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Manual Clutch Kits Will Be Here For Years To Come


4/28/2014
By Larry Carley

There are still more than 15 million manual-equipped vehicles on the road that will eventually need a replacement clutch (some more than once). So manual clutch kits will be with us for many years to come.
 
Vehicles with manual transmissions account for only a small segment of the overall car population (less than 6 percent), though in recent years there has been an uptick in manual sales. The fuel economy advantage that manual transmissions have traditionally had over automatics has eroded in recent years thanks to new fuel-efficient Continuously Variable Transmissions (CVT) and 6-, 7- and 8-speed automatics. Many younger drivers today don’t even know how to operate a manual transmission.

In spite of these trends, there are still more than 15 million manual-equipped vehicles on the road that will eventually need a replacement clutch (some more than once). So manual clutch kits will be with us for many years to come.

When a customer needs a new clutch, always recommend a complete clutch kit. A kit includes a clutch disc, pressure plate and release bearing that is guaranteed to fit the application. Mixing parts from different suppliers can sometimes result in mismatched components that won’t fit or cause release or engagement problems.

Piecemeal clutch repairs seldom last, and the labor involved to replace individual clutch components is no more than to replace everything at the same time. Installing a complete clutch kit, therefore, can avoid additional repair expenses down the road while extending the life of the clutch system.

The function of the clutch is fairly simple: it momentarily disengages the engine from the drivetrain when shifting gears and when stopping. Depressing the clutch pedal pushes the release bearing against the pressure plate. This relieves pressure on the clutch disc, allowing it to slip and disengage the engine from the transmission.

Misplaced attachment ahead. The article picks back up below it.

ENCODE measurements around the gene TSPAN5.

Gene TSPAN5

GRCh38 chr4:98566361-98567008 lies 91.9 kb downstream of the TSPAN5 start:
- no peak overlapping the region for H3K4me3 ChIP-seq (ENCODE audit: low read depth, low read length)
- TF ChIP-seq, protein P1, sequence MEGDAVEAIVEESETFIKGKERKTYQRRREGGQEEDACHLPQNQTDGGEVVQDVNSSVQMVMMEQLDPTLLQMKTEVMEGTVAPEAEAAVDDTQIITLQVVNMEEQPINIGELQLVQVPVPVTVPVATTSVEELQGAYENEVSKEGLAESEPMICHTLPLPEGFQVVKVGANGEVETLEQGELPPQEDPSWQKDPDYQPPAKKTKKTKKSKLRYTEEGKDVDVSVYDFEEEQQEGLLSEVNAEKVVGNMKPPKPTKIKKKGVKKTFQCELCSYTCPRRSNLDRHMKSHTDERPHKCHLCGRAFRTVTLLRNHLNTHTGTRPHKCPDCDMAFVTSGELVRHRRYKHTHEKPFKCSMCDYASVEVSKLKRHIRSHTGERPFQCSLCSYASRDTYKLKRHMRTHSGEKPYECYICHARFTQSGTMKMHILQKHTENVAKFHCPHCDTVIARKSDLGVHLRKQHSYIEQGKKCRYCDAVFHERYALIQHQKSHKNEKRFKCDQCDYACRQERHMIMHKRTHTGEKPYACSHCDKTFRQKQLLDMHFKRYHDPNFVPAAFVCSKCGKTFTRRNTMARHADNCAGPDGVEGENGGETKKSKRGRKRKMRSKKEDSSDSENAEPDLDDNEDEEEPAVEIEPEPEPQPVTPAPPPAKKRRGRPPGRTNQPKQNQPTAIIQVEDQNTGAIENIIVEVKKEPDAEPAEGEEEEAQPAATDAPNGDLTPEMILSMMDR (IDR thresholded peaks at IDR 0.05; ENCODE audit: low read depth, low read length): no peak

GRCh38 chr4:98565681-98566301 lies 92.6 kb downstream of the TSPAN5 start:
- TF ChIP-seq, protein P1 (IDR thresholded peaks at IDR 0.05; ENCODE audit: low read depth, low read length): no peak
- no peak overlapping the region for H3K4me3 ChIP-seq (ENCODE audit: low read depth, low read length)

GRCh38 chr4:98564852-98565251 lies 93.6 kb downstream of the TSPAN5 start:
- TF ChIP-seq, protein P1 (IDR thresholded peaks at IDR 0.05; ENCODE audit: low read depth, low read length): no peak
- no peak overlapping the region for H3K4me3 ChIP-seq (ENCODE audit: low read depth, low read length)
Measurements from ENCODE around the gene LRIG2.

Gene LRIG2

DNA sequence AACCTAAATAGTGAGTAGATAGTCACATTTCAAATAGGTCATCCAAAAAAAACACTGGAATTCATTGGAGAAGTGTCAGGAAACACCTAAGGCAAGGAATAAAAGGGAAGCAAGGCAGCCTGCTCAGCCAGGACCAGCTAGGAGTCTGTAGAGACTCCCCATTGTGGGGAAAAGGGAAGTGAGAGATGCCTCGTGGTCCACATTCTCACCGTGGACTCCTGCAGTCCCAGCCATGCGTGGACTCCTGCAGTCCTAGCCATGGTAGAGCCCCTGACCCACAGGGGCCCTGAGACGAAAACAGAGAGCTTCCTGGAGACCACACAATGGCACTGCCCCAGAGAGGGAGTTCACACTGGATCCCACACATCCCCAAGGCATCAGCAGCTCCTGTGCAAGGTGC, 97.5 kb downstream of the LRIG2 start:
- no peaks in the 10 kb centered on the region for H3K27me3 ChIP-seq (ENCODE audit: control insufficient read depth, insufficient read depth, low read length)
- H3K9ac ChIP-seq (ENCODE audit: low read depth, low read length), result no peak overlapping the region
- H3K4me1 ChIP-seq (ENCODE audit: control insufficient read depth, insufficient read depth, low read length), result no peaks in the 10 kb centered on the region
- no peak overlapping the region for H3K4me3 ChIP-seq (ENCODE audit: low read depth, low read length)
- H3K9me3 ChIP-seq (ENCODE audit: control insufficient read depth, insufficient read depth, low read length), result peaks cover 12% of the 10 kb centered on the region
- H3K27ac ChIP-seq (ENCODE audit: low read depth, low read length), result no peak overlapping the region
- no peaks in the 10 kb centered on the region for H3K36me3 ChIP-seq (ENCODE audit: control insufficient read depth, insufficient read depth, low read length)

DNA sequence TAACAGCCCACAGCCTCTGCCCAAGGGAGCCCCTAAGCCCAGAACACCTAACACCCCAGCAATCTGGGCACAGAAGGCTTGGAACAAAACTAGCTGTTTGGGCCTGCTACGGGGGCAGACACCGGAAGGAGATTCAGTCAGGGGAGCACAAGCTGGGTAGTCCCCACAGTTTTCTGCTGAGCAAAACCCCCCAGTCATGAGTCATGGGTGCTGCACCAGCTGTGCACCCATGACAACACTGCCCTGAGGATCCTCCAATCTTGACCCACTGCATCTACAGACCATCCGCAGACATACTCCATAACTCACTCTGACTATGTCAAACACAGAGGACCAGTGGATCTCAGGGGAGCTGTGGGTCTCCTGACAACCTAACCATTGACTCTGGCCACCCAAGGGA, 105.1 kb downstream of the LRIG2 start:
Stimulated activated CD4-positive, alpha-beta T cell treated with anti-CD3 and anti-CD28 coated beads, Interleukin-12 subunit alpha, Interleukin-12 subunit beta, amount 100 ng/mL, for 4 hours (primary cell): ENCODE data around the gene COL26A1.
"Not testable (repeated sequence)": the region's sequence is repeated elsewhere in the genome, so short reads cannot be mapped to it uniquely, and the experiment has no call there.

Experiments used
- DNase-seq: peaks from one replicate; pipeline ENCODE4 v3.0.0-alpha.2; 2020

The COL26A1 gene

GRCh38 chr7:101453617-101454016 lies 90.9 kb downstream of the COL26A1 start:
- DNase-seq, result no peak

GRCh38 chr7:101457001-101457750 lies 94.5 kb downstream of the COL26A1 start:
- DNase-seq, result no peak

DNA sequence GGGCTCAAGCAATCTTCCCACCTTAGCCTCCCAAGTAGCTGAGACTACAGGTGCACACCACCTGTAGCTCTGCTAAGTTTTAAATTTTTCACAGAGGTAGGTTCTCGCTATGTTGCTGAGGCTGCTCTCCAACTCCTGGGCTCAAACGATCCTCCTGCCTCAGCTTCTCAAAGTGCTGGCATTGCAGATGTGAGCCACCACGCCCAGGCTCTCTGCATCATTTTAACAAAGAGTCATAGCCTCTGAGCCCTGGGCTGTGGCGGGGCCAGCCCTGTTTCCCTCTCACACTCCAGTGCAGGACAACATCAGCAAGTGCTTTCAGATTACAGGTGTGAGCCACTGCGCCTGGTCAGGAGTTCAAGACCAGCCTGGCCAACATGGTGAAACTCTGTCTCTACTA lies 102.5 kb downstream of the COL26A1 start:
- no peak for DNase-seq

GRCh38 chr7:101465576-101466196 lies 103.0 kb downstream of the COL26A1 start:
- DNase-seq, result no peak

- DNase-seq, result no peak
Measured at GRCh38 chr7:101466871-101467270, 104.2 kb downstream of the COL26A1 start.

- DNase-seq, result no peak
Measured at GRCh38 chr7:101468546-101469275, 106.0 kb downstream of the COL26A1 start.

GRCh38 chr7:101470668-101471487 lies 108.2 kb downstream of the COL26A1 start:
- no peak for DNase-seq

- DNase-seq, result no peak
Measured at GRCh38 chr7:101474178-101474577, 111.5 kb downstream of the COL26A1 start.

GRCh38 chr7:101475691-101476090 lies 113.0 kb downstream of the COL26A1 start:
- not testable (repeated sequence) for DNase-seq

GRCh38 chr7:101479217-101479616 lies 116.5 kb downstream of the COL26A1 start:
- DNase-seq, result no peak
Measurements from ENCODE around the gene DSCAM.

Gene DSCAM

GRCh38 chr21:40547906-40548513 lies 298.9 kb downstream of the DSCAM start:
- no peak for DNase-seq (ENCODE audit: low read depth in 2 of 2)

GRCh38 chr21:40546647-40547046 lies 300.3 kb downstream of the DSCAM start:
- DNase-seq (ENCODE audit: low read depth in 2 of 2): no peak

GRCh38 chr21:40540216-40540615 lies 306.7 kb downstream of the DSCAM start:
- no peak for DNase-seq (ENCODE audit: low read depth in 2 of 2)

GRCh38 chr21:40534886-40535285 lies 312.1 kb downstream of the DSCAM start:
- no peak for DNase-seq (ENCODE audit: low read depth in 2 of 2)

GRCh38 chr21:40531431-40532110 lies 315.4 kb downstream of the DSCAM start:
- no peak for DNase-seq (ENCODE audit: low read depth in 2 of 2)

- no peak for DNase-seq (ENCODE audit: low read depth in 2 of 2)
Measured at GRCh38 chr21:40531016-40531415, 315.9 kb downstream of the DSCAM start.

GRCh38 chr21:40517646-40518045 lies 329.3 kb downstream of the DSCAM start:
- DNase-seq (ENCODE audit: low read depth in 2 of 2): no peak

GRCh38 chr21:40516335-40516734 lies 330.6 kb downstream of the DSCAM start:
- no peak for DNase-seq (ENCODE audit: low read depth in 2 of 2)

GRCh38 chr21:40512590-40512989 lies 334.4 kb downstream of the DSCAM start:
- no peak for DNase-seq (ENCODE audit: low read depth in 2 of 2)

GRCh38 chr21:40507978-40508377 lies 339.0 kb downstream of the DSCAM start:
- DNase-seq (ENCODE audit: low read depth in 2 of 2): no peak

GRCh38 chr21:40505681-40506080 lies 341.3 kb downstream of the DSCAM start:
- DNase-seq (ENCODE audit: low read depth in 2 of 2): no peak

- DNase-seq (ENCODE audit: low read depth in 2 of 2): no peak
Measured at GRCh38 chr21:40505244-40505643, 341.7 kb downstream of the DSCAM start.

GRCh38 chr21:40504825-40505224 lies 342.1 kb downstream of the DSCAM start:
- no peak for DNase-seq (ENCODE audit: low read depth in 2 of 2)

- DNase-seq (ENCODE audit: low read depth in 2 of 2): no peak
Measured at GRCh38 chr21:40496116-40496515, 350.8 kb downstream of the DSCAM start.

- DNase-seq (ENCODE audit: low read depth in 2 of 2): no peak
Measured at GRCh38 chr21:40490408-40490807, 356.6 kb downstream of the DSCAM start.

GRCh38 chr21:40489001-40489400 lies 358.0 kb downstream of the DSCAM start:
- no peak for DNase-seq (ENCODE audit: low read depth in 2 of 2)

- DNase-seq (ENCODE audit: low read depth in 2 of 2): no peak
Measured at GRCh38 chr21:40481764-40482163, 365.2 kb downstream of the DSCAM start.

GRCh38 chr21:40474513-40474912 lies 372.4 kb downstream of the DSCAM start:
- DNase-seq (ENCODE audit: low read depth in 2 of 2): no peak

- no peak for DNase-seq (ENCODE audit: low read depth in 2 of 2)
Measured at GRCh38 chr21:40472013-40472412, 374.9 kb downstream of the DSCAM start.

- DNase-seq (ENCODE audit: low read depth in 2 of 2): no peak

After many miles and years of use, the clutch may lose its grip and slip, or fail to engage or release. Oil contamination is a common cause of clutch slippage, and is usually due to a leaky rear main crankshaft seal or leaky transmission input shaft seal. A badly worn clutch disc or a weak pressure plate can also allow the clutch to slip. In either case, the vehicle needs a new clutch. Any oil leaks should also be repaired before the new clutch is installed.

If a clutch fails to release, the problem is often a bad master clutch cylinder, slave cylinder or hydraulic concentric release bearing. Replacing the master and slave cylinder at the same time will reduce the risk of future problems.
 On applications that have a concentric slave cylinder, the release bearing may be part of the slave cylinder, or a separate component. A new release bearing should be included if it is not part of the slave cylinder. Slave cylinders may have a plastic strap that holds the cylinder in a fully compressed position. This strap must not be removed during installation. It is designed to break free the first time the clutch is engaged.

On older vehicles that use a cable release mechanism, the clutch may not release if the cable is broken or misadjusted. A problem with the pivot fork that operates the release bearing can cause similar problems.
Clutch noise is usually caused by a bad release bearing, but it can also be caused by a bad pilot bushing in vehicles that have a pilot bushing in the back end of the crankshaft. The bushing supports the tip of the transmission input shaft. This may or may not be included in a clutch kit depending on the application.

The condition of the flywheel also is important. The surface of the flywheel must be clean, smooth and flat. If rough or worn, it should be resurfaced or replaced. Some stepped flywheels and dual mass flywheels cannot be resurfaced and must be replaced if worn or defective. If cracked or damaged, replacement is the only option.














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